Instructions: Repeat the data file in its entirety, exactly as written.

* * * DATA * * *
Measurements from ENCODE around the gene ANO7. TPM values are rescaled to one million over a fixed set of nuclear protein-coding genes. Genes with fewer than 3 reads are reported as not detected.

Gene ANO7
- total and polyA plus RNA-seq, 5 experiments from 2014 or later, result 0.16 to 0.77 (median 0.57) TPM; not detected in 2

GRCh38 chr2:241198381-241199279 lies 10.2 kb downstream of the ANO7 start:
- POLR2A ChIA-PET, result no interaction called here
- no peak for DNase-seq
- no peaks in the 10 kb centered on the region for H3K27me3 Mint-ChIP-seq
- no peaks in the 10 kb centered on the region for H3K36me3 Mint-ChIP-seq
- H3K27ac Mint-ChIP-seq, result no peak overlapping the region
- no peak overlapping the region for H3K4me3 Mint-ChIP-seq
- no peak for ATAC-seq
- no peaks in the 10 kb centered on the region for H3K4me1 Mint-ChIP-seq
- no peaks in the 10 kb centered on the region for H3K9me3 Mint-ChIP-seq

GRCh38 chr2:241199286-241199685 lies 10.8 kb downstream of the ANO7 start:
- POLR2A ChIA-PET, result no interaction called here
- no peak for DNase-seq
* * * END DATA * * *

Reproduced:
Measurements from ENCODE around the gene ANO7. TPM values are rescaled to one million over a fixed set of nuclear protein-coding genes. Genes with fewer than 3 reads are reported as not detected.

Gene ANO7
- total and polyA plus RNA-seq, 5 experiments from 2014 or later, result 0.16 to 0.77 (median 0.57) TPM; not detected in 2

GRCh38 chr2:241198381-241199279 lies 10.2 kb downstream of the ANO7 start:
- POLR2A ChIA-PET, result no interaction called here
- no peak for DNase-seq
- no peaks in the 10 kb centered on the region for H3K27me3 Mint-ChIP-seq
- no peaks in the 10 kb centered on the region for H3K36me3 Mint-ChIP-seq
- H3K27ac Mint-ChIP-seq, result no peak overlapping the region
- no peak overlapping the region for H3K4me3 Mint-ChIP-seq
- no peak for ATAC-seq
- no peaks in the 10 kb centered on the region for H3K4me1 Mint-ChIP-seq
- no peaks in the 10 kb centered on the region for H3K9me3 Mint-ChIP-seq

GRCh38 chr2:241199286-241199685 lies 10.8 kb downstream of the ANO7 start:
- POLR2A ChIA-PET, result no interaction called here
- no peak for DNase-seq